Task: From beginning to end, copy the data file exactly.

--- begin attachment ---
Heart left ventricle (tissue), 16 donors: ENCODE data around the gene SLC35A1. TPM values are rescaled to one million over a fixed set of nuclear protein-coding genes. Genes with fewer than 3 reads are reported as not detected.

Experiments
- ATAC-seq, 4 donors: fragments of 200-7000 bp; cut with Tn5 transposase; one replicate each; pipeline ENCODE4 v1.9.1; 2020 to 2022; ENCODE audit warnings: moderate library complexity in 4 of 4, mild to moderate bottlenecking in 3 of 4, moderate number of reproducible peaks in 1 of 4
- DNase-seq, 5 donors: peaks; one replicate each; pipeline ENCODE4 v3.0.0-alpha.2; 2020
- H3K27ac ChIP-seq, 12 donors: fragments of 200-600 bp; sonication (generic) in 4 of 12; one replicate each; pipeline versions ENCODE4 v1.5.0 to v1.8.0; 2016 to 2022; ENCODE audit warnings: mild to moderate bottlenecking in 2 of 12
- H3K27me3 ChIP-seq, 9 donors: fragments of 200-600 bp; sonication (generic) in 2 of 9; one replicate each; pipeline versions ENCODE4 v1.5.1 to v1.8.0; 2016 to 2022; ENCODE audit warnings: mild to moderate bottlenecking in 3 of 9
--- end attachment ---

Heart left ventricle (tissue), 16 donors: ENCODE data around the gene SLC35A1. TPM values are rescaled to one million over a fixed set of nuclear protein-coding genes. Genes with fewer than 3 reads are reported as not detected.

Experiments
- ATAC-seq, 4 donors: fragments of 200-7000 bp; cut with Tn5 transposase; one replicate each; pipeline ENCODE4 v1.9.1; 2020 to 2022; ENCODE audit warnings: moderate library complexity in 4 of 4, mild to moderate bottlenecking in 3 of 4, moderate number of reproducible peaks in 1 of 4
- DNase-seq, 5 donors: peaks; one replicate each; pipeline ENCODE4 v3.0.0-alpha.2; 2020
- H3K27ac ChIP-seq, 12 donors: fragments of 200-600 bp; sonication (generic) in 4 of 12; one replicate each; pipeline versions ENCODE4 v1.5.0 to v1.8.0; 2016 to 2022; ENCODE audit warnings: mild to moderate bottlenecking in 2 of 12
- H3K27me3 ChIP-seq, 9 donors: fragments of 200-600 bp; sonication (generic) in 2 of 9; one replicate each; pipeline versions ENCODE4 v1.5.1 to v1.8.0; 2016 to 2022; ENCODE audit warnings: mild to moderate bottlenecking in 3 of 9